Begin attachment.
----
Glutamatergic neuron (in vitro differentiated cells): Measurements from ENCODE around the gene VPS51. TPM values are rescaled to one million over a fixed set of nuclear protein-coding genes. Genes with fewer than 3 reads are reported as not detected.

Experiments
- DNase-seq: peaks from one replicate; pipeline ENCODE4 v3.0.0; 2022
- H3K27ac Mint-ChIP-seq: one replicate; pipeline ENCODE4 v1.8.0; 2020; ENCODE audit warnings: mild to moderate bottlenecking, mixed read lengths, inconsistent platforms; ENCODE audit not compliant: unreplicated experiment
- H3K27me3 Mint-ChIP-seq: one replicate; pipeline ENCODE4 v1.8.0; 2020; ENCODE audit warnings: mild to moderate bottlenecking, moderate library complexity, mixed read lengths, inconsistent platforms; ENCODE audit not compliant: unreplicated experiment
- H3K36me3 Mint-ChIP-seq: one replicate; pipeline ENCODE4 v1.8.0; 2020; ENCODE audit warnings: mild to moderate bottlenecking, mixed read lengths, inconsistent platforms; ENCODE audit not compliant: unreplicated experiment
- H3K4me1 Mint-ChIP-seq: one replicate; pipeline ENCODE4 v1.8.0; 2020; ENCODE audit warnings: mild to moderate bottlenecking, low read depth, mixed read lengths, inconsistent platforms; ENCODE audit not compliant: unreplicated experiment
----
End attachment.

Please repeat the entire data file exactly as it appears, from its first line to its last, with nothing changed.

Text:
Glutamatergic neuron (in vitro differentiated cells): Measurements from ENCODE around the gene VPS51. TPM values are rescaled to one million over a fixed set of nuclear protein-coding genes. Genes with fewer than 3 reads are reported as not detected.

Experiments
- DNase-seq: peaks from one replicate; pipeline ENCODE4 v3.0.0; 2022
- H3K27ac Mint-ChIP-seq: one replicate; pipeline ENCODE4 v1.8.0; 2020; ENCODE audit warnings: mild to moderate bottlenecking, mixed read lengths, inconsistent platforms; ENCODE audit not compliant: unreplicated experiment
- H3K27me3 Mint-ChIP-seq: one replicate; pipeline ENCODE4 v1.8.0; 2020; ENCODE audit warnings: mild to moderate bottlenecking, moderate library complexity, mixed read lengths, inconsistent platforms; ENCODE audit not compliant: unreplicated experiment
- H3K36me3 Mint-ChIP-seq: one replicate; pipeline ENCODE4 v1.8.0; 2020; ENCODE audit warnings: mild to moderate bottlenecking, mixed read lengths, inconsistent platforms; ENCODE audit not compliant: unreplicated experiment
- H3K4me1 Mint-ChIP-seq: one replicate; pipeline ENCODE4 v1.8.0; 2020; ENCODE audit warnings: mild to moderate bottlenecking, low read depth, mixed read lengths, inconsistent platforms; ENCODE audit not compliant: unreplicated experiment